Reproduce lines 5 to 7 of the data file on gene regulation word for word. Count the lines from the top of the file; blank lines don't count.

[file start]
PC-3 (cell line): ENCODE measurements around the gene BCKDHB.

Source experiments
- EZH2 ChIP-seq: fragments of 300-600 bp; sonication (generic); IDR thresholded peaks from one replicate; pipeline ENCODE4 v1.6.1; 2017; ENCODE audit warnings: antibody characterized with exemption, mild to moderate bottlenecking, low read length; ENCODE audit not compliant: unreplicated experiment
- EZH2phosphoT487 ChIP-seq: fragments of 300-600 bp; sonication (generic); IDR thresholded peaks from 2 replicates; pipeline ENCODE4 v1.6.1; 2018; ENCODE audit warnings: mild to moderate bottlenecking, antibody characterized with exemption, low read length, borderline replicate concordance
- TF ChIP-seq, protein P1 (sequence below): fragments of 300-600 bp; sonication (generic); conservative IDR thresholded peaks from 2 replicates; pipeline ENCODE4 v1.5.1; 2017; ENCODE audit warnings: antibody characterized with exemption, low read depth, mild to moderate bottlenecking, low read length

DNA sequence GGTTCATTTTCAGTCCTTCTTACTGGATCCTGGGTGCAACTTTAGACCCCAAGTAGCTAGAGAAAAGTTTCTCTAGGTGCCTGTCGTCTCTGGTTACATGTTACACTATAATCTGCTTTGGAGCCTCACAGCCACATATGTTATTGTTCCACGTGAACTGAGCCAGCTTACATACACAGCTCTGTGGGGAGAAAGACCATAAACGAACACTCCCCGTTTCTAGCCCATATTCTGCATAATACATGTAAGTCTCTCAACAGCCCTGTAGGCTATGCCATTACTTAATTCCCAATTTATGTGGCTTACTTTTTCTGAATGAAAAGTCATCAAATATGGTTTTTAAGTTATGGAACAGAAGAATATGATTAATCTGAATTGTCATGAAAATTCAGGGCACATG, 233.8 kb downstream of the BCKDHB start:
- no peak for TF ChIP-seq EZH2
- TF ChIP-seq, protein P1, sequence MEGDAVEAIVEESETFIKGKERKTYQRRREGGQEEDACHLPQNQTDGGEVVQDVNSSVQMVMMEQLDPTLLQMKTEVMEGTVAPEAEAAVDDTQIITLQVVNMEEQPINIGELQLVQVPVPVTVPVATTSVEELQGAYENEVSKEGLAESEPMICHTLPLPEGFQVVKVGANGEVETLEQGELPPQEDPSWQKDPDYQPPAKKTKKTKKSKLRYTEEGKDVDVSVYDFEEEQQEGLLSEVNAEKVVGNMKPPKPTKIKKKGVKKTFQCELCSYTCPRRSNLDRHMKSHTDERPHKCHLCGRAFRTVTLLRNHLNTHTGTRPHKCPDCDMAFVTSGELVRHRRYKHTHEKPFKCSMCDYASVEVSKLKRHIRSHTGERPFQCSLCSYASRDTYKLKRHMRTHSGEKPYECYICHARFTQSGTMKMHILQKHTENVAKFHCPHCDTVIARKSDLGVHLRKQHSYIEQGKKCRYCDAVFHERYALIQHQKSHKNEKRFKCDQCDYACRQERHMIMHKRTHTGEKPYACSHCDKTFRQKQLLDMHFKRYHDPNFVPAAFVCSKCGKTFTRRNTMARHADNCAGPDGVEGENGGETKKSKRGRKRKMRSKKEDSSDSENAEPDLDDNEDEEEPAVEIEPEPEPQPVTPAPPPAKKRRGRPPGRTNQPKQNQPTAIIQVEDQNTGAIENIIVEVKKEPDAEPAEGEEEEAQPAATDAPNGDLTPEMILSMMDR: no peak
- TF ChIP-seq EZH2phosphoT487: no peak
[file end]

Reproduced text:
- TF ChIP-seq, protein P1 (sequence below): fragments of 300-600 bp; sonication (generic); conservative IDR thresholded peaks from 2 replicates; pipeline ENCODE4 v1.5.1; 2017; ENCODE audit warnings: antibody characterized with exemption, low read depth, mild to moderate bottlenecking, low read length

DNA sequence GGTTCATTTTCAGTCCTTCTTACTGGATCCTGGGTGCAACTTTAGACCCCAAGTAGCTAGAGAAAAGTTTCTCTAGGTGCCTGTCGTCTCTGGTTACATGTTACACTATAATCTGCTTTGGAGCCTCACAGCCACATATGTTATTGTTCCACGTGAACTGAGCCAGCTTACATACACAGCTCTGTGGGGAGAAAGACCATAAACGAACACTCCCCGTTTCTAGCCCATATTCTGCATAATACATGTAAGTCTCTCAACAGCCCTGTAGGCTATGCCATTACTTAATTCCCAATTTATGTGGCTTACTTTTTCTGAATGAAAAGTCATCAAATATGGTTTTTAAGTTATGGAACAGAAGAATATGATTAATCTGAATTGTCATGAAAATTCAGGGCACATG, 233.8 kb downstream of the BCKDHB start:
- no peak for TF ChIP-seq EZH2